Textile Society of America


Date of this Version



Textile Society of America 9th Biennial Symposium, (2004).


Presented at “Appropriation • Acculturation • Transformation,” Textile Society of America 9th Biennial Symposium, Oakland, California, October 7-9, 2004. Copyright 2004 Textile Society of America.


This paper examines the responses of Tai speaking groups in Laos and Vietnam to outside influences and their increasing awareness of the commercial value of their handwoven fabrics. Based on the author’s field work in Luang Namtha Province, Laos, Nghe An Province, Vietnam and Vientiane and Luang Prabang cities, Laos, the weavers in the three regions are compared and their responses to challenges presented such as the availability of yarns and dyes and access to input from the target market and outlets for their products are examined.

In northern Laos live the Tai-speaking Lue, Tai Dam, Tai Khao and Tai Daeng. In the late 1980s and early 1990s, a number of governmental and non-governmental agencies worked with various villages to encourage the weavers to produce cloths that could be sold to outsiders as a source of income. In order to appeal to a foreign market, the weavers were introduced to the idea of making textiles incorporating new widths, colors and patterns. Initially, the Lao government set up a distribution network. Today, private traders dominate. Luang Namtha Province, bordering on Burma and China, has few foreign tourists who could give the weavers immediate product feedback.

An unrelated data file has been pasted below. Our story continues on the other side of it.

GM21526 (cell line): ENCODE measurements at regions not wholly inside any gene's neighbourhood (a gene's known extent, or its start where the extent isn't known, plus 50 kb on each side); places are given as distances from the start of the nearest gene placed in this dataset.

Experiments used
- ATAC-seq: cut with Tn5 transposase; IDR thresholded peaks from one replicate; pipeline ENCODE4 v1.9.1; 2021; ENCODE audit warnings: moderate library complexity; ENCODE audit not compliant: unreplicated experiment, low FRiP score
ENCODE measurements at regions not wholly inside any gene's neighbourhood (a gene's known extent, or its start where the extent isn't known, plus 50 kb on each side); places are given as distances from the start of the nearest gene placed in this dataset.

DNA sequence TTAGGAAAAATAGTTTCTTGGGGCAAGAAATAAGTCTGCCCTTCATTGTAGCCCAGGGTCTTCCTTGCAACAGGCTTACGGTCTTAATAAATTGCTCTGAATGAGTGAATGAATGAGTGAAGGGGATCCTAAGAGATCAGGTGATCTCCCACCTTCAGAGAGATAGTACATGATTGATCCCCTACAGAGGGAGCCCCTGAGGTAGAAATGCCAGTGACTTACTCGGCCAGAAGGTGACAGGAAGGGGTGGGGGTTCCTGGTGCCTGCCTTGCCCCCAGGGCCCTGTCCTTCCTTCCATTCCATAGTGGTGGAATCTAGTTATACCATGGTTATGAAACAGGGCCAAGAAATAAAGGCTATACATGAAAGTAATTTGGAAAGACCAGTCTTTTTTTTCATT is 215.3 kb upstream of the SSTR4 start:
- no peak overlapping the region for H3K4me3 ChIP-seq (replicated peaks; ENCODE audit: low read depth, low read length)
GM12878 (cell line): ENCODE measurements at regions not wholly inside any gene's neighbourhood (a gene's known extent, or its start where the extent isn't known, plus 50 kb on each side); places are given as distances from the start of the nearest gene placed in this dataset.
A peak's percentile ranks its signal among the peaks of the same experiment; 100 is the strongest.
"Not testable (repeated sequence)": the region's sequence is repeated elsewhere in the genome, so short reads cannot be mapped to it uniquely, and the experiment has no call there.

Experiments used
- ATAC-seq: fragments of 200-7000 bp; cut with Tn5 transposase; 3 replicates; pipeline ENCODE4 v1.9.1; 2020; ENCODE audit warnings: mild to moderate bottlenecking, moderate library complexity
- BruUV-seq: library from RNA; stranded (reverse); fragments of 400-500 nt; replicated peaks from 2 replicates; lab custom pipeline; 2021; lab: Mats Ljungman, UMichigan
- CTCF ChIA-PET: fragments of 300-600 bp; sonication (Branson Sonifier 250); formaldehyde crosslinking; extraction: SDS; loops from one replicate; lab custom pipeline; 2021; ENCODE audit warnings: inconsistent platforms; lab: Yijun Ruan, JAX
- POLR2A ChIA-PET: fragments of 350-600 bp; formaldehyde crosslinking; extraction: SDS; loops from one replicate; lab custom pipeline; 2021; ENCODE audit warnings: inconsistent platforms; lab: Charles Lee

There are also a number of Tai speakers living in northern Vietnam, most notably the Tai Dam and Tai Khao. In the late 1990s a non-governmental agency, Craft Link, identified certain villages in Nghe An Province as training centers to revive traditional weaving and to make it commercially viable. The weavers in these villages are still actively involved in producing textiles for sale, with Craft Link as their primary outlet. The area of Nghe An Province discussed in this paper, near the border with Laos, is not open to tourism.

The paper ends with an examination of the textiles produced by the Lao-Tai commercial weavers living in the Laotian cities of Vientiane and Luang Prabang. Unlike their counterparts living in rural provinces, these weavers have direct access to the purchasers of their product and greater exposure to the outside world by attending trade fairs and conferences in other countries.